After many months of discussion, Rio Tinto has decided that they will gift its shares to the people of Bougainville and the people of Papua New Guinea.

That is the best outcome that we could gain.

This Government has shown a greater commitment to Bougainville that any other Government.

I want to tell the people of Bougainville that this position has not changed, and the Government will continue to work with the ABG, and the people of Bougainville, to achieve the best outcomes for them.

This includes the continued roll-out of services.

We continue to work to restore basic services, build more roads and other infrastructure and to work day and night with our friends in the ABG to advance the peace process.

The people of Bougainville have been through too much pain over the past thirty years, and should not face further frustration and confusion because of politics.

So today, I wish to make an announcement that should put to rest the rumours and misleading information.

This is an historical announcement that will affect every man, woman and child in Bougainville.

Rio Tinto decided to transfer, of its own accord, its 53.8 per cent controlling interest in BCL to ABG and the State.

Rio Tinto has transferred 17.4 per cent to the National Government, and the remaining 36.4 per cent to the ABG without costs.

These shares have now been transferred to the Government of Papua New Guinea, to our trustee under the Kumul Mineral Holdings Limited.

This was aimed by Rio Tinto to give an equal shareholding between the National Government and the ABG.

The National Government already has a 19 per cent direct interest in BCL, so with the 17.4 per cent it was intended to take this to 36.4 per cent, and the transfer of 36.4 per cent direct to ABG was meant to balance the ownership of that mine so that we can continue to work together.

The National Government wants to ensure that we make the right decision for the people of Bougainville.

We are aware of the pain and torment that the people of Bougainville have gone through, and the importance of land.

They felt very strongly that they were disempowered and they did not have participation in the mine itself.

Our Government is concerned about the health, wellbeing and prosperity of the people of Bougainville.

Today, Mr Speaker, we are announcing to this House that the Government of Papua New Guinea will transfer this 17.4 per cent, to the landowners and the people of Bougainville.

With this transfer, the people of Bougainville will own a combined shareholding of 53.8 per cent of BCL.

Mr. Speaker, this Government and this House knows that this is the right thing to do.

This will ensure that for the first time in history of BCL, the landowners will be given a direct say and direct participation in the operation of the BCL mine.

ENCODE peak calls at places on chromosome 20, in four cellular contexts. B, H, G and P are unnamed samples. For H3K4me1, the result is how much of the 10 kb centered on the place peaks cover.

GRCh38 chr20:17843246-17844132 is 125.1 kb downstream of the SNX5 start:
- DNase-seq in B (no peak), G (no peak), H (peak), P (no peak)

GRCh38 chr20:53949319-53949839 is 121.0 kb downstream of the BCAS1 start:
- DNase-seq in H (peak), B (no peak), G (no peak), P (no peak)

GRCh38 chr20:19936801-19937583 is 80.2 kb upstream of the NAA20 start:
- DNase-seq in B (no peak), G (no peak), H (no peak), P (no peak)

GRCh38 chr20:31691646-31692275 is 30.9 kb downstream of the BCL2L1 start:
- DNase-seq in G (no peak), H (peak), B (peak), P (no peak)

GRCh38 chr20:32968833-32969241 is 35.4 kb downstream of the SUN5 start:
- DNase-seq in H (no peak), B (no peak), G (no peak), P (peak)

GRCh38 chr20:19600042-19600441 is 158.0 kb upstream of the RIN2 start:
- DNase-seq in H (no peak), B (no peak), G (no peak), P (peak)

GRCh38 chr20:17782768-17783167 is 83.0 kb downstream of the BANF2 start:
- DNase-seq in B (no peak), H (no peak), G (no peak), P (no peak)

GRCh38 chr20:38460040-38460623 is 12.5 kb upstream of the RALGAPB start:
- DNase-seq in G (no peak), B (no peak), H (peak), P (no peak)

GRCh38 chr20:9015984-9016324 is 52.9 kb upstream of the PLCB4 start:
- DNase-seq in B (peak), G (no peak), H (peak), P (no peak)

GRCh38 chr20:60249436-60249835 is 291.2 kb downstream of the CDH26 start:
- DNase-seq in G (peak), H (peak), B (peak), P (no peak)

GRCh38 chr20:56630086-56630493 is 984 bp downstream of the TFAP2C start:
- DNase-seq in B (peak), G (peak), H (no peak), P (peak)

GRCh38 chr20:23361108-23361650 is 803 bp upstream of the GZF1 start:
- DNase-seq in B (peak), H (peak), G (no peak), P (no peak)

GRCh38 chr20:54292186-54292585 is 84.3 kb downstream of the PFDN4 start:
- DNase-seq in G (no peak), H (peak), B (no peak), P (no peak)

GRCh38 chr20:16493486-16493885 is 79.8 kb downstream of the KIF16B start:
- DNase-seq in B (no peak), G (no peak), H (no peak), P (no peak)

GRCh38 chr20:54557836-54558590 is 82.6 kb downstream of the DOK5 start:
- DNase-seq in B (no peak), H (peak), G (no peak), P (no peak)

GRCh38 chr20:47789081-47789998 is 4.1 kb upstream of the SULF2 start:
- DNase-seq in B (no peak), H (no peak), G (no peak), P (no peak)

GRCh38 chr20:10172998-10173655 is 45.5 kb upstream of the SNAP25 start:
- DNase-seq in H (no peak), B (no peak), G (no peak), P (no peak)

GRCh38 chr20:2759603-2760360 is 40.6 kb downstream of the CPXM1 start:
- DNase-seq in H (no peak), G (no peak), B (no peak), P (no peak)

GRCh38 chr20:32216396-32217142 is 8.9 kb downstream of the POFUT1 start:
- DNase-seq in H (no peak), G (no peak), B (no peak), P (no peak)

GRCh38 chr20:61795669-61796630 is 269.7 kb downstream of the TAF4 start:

This will help to alleviate some of legacy issues of the past.

This ownership will also give landowners and the people direct control over environmental issues of any future mine development that will take place.

By transferring these BCL shares to the people we are further strengthening the confidence of Bouigainvilleans in the peace process.

We are serious about empowering communities on Bougainville, and we will continue to discuss how they want these shares transferred to them.

These funds must be utilised according to the wishes of the people of Bougainville for their community benefit.

Conclusion

Mr Speaker,

In conclusion, the landowner issues that I have raised in relation to Ok Tedi, the PNG LNG project and BCL are very important for our nation.

They are important for our people, many of them are villagers who have nothing else but the land under their feet.

These are historical policy interventions by our Government.

Landowners will no longer be bystanders to activities taking place on their own land.

Their land is their heritage, their land is their livelihood and it is their future.

We must restore hope to our landowners who have been disadvantaged for many years.

Our landowners must be able to participate meaningfully, and benefit meaningfully.

They must have a say on how this land is developed and the activities that take place.

These issues I have raised today are not the end of the story.

Before this Parliament concludes, this Government will bring additional policy and legislative changes in the minerals, and oil and gas, and other resources sectors before the House.

These changes will continue to empower our people, enabling them to participate meaningfully in their resources development.

This is the commitment made in 2012 and we intend to fulfil that before we go to the polls next year.

Thank you Mr Speaker.

Interview With John Momis

The Bougainville Government is furious at statements by Papua New Guinea’s Prime Minister Peter O’Neill that he has transferred his government’s shares from Rio Tinto to the province’s landowners.

The Rio Tinto shares had been controversially gifted to the national government in June by the multi-national, and on Wednesday Mr O’Neill told parliament he was transferring them on to Bougainville.